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Hell Night (1981)
Blu-ray Disc Released: 1/2/2018
All Ratings out of
Review by Mike Long, Posted on 11/26/2017
When Irwin Yablans helped to produce a little movie calledHalloween in 1978, let's assume that he hoped for the best. So, we can also assume that when the money from that little movie began to roll in, Yablans felt that he'd found an alchemic formula for creating profits. After all, Halloween cost relatively nothing to make, contained a few somewhat familiar faces, and didn't have much of a story. How hard would it be to recreate that sort of effect? This must have been the point of view when Yablans and other puts Hell Night into motion. But, as we all know, lightning rarely strikes twice.
Marti (Linda Blair) and her friend, Denise (Suki Goodwin), are college students who are attending a party during pledge week. They accompany members of the Alpha Sigma Ro fraternity to an ancient mansion where frat president Peter (Kevin Brophy) explains that a family had once lived in the mansion, but that the patriarch was driven mad following the birth of a deformed son...a son who was never found. As part of initiation, pledges Jeff (Peter Barton) and Seth (Vincent Van Patten) must spend the night in the house. Marti and Suki must also stay in the house. (Although it's never explicitly stated that they are pledging a sorority.) Once in the house, Seth and Denise head off to canoodle, while Marti and Jeff find a room to talk. Meanwhile, Peter and his cohorts are outside planning to play pranks on the pledges. However, unbeknownst to everyone, a sinister presence lurks in the house and it doesn't like intruders.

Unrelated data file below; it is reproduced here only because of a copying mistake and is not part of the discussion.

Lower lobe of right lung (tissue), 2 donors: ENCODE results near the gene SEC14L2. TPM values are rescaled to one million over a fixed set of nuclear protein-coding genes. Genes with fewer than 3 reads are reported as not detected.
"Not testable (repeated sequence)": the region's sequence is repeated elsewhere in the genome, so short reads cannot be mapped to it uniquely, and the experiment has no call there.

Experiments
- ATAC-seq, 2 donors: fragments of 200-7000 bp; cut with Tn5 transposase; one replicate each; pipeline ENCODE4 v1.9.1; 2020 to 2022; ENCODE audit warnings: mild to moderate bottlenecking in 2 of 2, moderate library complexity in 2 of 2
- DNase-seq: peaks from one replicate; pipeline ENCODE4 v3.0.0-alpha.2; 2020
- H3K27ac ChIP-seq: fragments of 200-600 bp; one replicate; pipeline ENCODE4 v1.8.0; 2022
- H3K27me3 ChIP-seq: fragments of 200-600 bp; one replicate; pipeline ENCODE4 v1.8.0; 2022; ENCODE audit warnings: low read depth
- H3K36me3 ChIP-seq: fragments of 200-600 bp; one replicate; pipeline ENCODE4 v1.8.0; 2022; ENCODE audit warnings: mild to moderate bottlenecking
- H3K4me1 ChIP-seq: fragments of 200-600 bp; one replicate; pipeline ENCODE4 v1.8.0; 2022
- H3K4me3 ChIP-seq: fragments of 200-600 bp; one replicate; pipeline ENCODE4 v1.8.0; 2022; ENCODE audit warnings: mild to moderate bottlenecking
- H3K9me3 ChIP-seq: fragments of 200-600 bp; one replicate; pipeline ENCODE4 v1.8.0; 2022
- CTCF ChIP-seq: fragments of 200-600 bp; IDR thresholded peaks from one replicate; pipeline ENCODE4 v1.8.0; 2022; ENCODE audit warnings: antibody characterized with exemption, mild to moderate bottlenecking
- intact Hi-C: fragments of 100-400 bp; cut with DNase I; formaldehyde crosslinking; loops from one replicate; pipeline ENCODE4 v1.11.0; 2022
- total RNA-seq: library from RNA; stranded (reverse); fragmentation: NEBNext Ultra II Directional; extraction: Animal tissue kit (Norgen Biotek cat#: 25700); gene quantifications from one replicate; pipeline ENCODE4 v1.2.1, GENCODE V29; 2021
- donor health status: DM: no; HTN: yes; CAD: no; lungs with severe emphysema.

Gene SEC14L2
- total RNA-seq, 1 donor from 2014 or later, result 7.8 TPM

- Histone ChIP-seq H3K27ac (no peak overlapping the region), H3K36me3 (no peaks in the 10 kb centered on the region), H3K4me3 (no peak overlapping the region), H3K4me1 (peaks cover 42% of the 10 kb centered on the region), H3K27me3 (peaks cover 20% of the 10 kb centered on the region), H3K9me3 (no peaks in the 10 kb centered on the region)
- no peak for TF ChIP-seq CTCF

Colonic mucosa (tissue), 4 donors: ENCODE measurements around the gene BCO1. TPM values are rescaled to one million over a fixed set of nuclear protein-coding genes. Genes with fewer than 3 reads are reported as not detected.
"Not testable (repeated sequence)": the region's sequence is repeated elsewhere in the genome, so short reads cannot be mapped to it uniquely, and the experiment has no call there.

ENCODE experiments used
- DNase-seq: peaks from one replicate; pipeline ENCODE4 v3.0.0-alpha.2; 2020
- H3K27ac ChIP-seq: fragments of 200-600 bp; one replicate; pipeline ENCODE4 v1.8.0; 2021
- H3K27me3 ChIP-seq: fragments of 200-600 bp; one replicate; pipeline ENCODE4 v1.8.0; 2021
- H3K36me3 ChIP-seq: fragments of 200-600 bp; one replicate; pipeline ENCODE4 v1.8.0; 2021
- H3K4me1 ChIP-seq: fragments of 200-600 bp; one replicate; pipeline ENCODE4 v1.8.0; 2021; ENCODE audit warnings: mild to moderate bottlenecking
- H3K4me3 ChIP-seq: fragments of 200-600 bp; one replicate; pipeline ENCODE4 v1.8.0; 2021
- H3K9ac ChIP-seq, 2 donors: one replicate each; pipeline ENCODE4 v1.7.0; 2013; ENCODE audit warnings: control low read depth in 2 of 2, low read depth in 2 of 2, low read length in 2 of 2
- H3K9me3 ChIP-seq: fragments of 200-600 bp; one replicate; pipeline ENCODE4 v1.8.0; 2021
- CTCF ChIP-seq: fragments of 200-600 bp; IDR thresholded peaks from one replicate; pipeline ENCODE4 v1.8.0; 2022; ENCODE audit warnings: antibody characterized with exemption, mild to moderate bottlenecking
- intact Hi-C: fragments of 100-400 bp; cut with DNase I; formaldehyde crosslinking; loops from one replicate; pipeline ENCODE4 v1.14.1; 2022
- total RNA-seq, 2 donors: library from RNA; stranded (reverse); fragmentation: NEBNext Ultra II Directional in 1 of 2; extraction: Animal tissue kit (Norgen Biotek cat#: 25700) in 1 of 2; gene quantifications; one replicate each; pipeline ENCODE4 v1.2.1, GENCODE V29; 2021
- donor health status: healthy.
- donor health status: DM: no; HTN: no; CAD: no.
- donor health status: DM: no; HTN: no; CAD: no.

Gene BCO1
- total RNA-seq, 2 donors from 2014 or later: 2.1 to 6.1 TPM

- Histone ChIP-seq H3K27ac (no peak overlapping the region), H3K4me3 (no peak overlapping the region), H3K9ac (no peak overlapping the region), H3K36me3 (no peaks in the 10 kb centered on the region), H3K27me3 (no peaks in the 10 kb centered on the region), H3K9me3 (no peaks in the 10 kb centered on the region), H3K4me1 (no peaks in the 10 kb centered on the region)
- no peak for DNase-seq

As noted above, Hell Night would seemingly fit into the Halloween formula. We have a particular night/event which will be familiar to many viewers. We have a group of horny teenagers who throw caution to the wind in order to pair off. We have an old legend which is hanging over the proceedings which, of course, no one believes in until it's too late. What could go wrong?
As it turns out, a lot, as Hell Night is rife with problems. First and foremost, this movie is boring. The vast majority of the movie is made up of people talking. Now, as it turns out, this is a staple of 80s horror movies, but we get an inordinate amount of talking in Hell Night. The movie opens with Peter telling the long story of what supposedly happened in the mansion. Then, we get two extended scenes in which Marti and Jeff talk. And then things get weird -- Seth and Denise talk. Now, that may not seem weird, but it's implied that they are going to be the couple who have sex, but...they don't. At least nothing which could be considered ordinary sex. Despite the fact that they are both in their underwear, Seth describes surfing, tickles Denise, and then they go to sleep. Umm...movie...are you going to be interesting at any point?
This is a horror movie, right? Yes, but it takes far too long for the horror aspects to finally arrive. There are several kills here, but they are relatively bloodless. We don't get a very good look at the monster. The finale should be exciting, but all that it taught me was that if you scream and flail your arms while driving, a car will go exactly where you want it to. In short, one of the main problems with Hell Night is that we have about 20 minutes of story here, and its been stretch out to 90 minutes.